The Dhurrie Rug
THE DHURRIE RUG - From the older tradition of rug-making in India.
The textile art of India has long been admired for a natural use of color, pattern, and texture that seems to spring from the landscape and history of the continent itself. The grandest examples of this art have roots in the early 16th century, the country’s age of empire, when the Mughals consolidated control of the continent and created elaborate textiles to serve as centerpieces in their religion, ceremony, and newly settled way of life. Stories and paintings from the period depict the emperor Akbar leading his enormous caravans across the country, carrying with him, even in war, astonishing collections of tapestries and majesterial rugs.
But long before Akbar and the Mughals, India had been home to a simpler, older tradition of rug-making. Alongside the enormous carpets made of the area’s finest materials by professional craftsmen for use in art and ceremony in the courts of emperors, the nomadic herding tribes of India continued to practice the “flat weave,” one the earliest known rug-making techniques, with origins traced to ancient Egypt. Flat weave carpets, made without the use of pile or backing, consist of horizontal threads woven over and under vertical threads. They are tightly-woven, reversible, and remarkably tough. In India, the carpets are known as Dhurries.
The Dhurrie rug has a long history linked closely to the history of India. In the beginning, their design was simple: usually woven from cotton, sometimes from wool, they were constructed for daily use. The original Dhurries, precursors to those we know today, had minimal decoration: simple patterns of colored stripes against white backgrounds. Sizes ranged from the very small (to serve as bases for valued objects) to the very large (to serve as flooring.) The simple, but extremely versatile Dhurrie rugs were utilitarian objects, the workhorse textiles of nomadic cultures.
As India transitioned from nomadic to settled life, Dhurries became integral parts of the village home. The durable and affordable rugs were used as ground covering, insulation, and bedding. Dhurries even served a vital role in traditional ceremony: smaller rugs, known as Aasan, were used for meditation. And in marriage, the rugs became a major component of the dowries offered with wives.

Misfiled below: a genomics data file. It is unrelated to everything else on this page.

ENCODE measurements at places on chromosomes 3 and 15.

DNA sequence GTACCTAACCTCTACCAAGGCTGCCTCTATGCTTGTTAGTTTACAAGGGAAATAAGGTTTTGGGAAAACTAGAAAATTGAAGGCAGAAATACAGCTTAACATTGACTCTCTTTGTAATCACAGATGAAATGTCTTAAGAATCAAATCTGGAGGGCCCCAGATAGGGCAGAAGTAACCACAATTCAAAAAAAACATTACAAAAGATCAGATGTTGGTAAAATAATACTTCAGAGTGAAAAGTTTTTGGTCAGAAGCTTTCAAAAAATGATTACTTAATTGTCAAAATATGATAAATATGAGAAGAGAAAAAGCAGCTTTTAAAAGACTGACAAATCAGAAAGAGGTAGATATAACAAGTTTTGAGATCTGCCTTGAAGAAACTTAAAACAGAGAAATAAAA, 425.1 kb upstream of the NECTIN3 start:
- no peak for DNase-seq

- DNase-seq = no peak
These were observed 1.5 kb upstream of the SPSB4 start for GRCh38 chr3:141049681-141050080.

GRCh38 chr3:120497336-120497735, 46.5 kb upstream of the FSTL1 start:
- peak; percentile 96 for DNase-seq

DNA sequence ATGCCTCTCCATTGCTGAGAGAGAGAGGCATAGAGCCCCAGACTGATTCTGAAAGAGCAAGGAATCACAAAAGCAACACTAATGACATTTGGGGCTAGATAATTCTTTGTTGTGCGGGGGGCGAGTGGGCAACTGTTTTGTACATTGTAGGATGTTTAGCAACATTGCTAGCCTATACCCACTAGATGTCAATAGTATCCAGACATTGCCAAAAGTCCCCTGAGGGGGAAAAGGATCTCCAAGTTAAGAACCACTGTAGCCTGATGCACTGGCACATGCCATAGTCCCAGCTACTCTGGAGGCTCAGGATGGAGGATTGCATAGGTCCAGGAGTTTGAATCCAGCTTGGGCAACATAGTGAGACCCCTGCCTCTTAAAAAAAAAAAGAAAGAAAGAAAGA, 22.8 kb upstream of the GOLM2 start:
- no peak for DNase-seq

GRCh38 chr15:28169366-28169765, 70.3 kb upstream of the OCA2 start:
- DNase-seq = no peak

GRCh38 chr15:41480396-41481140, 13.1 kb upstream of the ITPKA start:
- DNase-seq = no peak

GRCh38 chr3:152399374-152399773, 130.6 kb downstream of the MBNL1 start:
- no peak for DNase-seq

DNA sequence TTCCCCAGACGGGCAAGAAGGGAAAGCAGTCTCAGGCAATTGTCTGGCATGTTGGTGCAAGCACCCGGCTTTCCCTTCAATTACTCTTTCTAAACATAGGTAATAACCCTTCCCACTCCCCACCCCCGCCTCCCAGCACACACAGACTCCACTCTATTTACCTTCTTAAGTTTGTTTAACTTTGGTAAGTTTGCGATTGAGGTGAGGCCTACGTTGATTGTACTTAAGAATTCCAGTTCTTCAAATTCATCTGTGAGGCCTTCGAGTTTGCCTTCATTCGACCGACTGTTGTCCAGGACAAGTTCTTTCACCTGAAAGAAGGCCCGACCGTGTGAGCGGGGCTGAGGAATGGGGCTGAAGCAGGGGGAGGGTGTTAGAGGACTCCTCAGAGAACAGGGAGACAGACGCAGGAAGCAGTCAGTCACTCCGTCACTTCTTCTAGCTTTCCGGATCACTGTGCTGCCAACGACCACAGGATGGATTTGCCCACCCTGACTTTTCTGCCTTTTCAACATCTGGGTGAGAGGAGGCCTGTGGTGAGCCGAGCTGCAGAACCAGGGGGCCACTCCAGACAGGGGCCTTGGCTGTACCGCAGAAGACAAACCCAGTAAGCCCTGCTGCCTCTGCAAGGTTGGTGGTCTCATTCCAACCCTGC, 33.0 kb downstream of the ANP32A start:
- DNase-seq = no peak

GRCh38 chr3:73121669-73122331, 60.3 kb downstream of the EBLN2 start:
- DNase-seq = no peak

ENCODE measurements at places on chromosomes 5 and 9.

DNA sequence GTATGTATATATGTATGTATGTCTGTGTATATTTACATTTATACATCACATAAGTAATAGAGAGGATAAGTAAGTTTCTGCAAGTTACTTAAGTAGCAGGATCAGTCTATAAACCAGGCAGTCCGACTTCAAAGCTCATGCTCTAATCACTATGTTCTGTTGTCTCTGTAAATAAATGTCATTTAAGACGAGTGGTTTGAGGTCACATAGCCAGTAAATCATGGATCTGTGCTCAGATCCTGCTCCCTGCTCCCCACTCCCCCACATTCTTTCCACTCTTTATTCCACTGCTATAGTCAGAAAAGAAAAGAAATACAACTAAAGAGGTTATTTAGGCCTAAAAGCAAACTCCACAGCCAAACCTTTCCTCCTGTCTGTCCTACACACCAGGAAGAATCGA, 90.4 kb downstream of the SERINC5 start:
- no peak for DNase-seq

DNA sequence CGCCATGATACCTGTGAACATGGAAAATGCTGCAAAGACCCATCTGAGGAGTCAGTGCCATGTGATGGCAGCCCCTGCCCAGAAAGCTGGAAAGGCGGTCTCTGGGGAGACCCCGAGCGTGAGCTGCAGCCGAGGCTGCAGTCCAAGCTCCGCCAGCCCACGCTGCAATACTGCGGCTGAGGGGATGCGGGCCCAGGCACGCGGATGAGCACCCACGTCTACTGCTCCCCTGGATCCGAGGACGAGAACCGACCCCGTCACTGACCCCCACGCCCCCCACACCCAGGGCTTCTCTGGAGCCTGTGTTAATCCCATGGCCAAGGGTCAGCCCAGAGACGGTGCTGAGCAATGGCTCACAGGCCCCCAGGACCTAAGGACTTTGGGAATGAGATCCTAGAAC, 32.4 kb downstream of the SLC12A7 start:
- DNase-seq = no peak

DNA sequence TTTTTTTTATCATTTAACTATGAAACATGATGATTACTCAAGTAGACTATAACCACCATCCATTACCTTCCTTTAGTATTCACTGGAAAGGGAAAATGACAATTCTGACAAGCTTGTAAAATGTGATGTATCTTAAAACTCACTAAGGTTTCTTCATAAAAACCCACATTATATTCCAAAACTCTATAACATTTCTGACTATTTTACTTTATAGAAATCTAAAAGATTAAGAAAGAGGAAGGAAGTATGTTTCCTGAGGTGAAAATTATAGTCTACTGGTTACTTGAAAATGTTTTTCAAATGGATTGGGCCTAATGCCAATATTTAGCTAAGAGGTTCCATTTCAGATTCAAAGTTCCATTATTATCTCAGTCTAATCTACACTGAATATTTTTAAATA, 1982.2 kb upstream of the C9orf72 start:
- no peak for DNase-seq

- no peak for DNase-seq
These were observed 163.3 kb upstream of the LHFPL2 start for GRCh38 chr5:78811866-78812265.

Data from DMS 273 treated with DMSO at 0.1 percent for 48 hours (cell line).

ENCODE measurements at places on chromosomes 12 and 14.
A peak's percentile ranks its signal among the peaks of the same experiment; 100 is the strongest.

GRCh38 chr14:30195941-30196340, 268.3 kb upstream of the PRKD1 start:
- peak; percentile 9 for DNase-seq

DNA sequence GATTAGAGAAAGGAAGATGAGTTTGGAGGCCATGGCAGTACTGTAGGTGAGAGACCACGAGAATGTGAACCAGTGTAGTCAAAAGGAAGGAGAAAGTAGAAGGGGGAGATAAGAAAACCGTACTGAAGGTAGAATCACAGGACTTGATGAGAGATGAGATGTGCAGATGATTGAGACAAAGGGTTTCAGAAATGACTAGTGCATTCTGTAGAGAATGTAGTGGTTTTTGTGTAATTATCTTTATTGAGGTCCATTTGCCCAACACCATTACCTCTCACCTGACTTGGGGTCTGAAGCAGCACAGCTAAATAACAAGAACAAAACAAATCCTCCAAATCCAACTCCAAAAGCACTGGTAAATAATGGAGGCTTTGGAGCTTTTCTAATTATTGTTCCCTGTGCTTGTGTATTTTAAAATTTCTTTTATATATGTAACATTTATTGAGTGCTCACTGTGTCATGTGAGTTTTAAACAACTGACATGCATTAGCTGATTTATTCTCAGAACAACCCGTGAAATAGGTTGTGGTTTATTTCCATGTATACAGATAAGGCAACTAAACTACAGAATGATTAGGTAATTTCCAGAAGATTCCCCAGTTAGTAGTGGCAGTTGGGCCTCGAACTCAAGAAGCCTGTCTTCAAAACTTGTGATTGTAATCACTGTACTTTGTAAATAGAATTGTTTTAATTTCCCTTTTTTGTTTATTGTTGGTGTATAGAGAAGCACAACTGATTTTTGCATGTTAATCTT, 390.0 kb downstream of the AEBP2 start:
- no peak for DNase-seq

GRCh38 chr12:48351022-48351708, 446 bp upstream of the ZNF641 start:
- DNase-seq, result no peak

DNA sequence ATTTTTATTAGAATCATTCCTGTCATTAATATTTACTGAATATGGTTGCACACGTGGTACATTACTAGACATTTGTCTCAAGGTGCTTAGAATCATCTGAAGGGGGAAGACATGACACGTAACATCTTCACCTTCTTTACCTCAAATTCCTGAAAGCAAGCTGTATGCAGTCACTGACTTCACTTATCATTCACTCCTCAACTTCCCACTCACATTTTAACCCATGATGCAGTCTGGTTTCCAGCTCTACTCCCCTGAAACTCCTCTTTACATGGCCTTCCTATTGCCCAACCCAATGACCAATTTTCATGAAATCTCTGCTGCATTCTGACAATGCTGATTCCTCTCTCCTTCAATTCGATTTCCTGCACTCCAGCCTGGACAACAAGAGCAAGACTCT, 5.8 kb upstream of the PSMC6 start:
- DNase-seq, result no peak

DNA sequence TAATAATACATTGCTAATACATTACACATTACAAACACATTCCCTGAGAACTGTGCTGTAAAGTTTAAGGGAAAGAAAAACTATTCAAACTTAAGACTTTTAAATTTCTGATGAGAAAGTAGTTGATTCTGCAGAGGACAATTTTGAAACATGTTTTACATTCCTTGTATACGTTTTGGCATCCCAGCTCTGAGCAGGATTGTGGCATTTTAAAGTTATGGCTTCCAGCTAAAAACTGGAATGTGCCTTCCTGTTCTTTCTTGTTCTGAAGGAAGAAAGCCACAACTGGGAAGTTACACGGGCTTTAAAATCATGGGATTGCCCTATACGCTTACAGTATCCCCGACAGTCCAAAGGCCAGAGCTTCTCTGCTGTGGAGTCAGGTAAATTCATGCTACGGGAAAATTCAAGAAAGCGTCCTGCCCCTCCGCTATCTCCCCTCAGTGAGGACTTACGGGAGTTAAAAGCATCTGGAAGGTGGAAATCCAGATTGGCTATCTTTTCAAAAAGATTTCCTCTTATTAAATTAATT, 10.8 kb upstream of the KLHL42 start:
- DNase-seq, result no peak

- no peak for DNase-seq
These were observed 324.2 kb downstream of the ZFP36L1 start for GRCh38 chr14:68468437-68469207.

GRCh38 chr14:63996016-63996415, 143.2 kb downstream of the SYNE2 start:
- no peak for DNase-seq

In the grandiose courts of empire, too, Dhurrie rugs featured prominently. In Akbar’s famous military campaigns, they served as ground-cover for camped armies. Paintings from the period depict the rugs in palaces, where they were used as foundations beneath the more expensive and elaborate knotted rugs on display.
The Dhurrie continued to evolve with the rise and disintegration of colonial India. With the British colonists came industrialization and the manufacture of the perennially hardy Dhurrie rug became a project for enormous mills that could churn out product cheaply and at enormous scale. As a response, traditional Dhurrie craftsmen transformed their trade. To distinguish their rugs from the mass-produced products of mills, they learned to incorporate elaborate patterns and brilliant colors never seen in the utilitarian Dhurrie rugs of history. These patterns drew heavily from the art of India’s native cultures, first among them the early Indus Valley civilizations.
Contemporary Dhurrie rugs retain the traditional strong and simple weave that has made the carpets so astonishingly tough and durable—able to withstand life in nomadic cultures, villages, and empires. Hand-made locally in villages, Dhurrie rugs have become a vital part of local Indian economies. They are made all across India, from Darjeeling to Rajasthan, with each region incorporating its own local colors and geometric patterns. In northern India, and in the Punjab region in particular, entire communities of Dhurrie collectives have arisen to support the local artisans who, evolving with a changing continent, have transformed the utilitarian Dhurrie rug into the tough and beautiful masterpiece we know today.